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Audit finds N.H. Liquor Commission overwhelmed by enforcement duties

  • The new New Hampshire State Liquor and Wine Outlet at the Epsom traffic circle on Feb. 5. GEOFF FORESTER / Monitor staff

Monitor staff
Published: 2/23/2021 6:26:02 PM

New Hampshire’s Liquor Commission has struggled to review, regulate and enforce state alcohol laws in recent years, according to an audit of the state agency released this month. 

A 368-page report produced by the Legislative Budget Assistant, found that the Liquor Commission had inconsistent standards over how to regulate and investigate direct shippers of alcohol into the state, license holders and its stores. 

The audit, which covered activity between mid-2017 and mid-2019, found that while the Liquor Commission had proven capable of driving profits, it lacked a strategic plan that could help it regulate the alcohol industry in the state. Without a good system of regulations, the Commission had not “adequately protected the public,” the audit stated. 

Part of the problem lay in priorities. Past administrations had expanded the scope of what the agency was supposed to regulate. That meant it couldn’t sufficiently focus and wasted energy, the audit said. 

“Ineffective and inefficient deployment of resources, often outside the scope of the Division’s responsibilities, led to uninspected and unexamined licenses while extra-jurisdictional tasks were accomplished,” the report stated. 

Part of the problem also lay in the sheer amount of licenses the agency was juggling: 45 license and permit types with more than 100 sub-types, the audit noted. 

The audit painted a picture of an agency that was overwhelmed.

“Ultimately, the Commission did not know what was being directly shipped into the state, whether noncompliance was consistently identified, or whether the state received the correct amount of tax revenue and permit fees,” the audit stated.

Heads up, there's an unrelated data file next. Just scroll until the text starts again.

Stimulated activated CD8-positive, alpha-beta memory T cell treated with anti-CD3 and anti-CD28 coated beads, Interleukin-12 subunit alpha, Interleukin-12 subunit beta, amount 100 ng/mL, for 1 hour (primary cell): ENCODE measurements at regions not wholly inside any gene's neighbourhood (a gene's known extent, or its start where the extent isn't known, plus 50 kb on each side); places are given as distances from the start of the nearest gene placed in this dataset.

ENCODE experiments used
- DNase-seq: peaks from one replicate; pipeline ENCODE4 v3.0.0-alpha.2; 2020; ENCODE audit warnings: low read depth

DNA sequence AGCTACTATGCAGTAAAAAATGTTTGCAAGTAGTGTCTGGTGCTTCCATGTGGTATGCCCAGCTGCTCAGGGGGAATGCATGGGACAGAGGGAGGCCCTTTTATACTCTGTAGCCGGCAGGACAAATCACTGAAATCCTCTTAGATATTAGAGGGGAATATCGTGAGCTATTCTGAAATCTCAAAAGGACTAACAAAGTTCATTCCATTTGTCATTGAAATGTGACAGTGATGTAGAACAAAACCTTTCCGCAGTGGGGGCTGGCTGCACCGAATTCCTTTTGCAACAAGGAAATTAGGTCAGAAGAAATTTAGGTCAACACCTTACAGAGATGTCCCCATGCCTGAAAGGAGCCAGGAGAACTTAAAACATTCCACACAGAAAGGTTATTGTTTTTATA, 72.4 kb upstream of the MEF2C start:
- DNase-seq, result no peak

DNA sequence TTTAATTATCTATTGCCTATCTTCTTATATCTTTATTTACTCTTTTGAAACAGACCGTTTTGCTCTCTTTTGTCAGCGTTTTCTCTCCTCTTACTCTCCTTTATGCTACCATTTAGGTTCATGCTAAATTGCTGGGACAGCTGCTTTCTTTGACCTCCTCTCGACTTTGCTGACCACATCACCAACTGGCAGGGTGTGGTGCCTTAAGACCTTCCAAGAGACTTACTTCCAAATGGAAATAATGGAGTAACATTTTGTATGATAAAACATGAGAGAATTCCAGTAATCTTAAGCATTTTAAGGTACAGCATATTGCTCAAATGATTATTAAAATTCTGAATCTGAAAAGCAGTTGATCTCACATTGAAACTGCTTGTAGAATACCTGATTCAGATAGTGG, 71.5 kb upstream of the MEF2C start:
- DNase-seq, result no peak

Responding to the report, the Commission concurred with many of its points of concern. But a representative said that because of the time period of the audit, the report didn’t capture the progress the agency has been making during and after the period under review.

“This audit represents a single snapshot in time nearly three years ago,” spokesman E.J. Powers said Tuesday. “It doesn’t reflect the significant work the Liquor Commission has made since then to improve operations of the Division of Enforcement and Licensing.”

The enforcement division had an overhaul beginning in 2017, Powers said; 63% of rank and file officers and 75% of the command had turned over since then, resulting in a changed department.

He said Enforcement Chief Mark Armaganian had been hired by the agency from State Police in 2017, and had already taken on a number of reforms, including a new set of rules in 2019 that were not represented in the audit. 

The executive summary of the audit took that into account, to a point.

“Management reported undertaking a review of internal practices, identifying some of the same issues we identified,” the audit read. “However, there is no holistic approach to management control, risk management, strategy development, planning, and performance management that could help ensure the issues we presently identify will be fully remediated and remain effectively controlled.”

Without applying a broader strategy, the agency risked making changes that would only affect a few of the issues it faced. 

In his own letter in response to the audit, Liquor Commission Chairman Joseph Mollica noted that the agency had seen explosive growth, with revenue through licenses and fees leaping from $12.7 million per year in 2012 to $18.2 million in 2020. 

“In light of this unprecedented growth, the Commission acknowledges that its internal controls and procedures need to be strategically assessed and refined to appropriately manage the risks associated with the Commission’s operations,” Mollica wrote. 

Mollica said the agency would be hiring a new Internal Audit and Compliance Officer, who would head a unit dedicated to independent review, and to addressing the findings in the recent report. 

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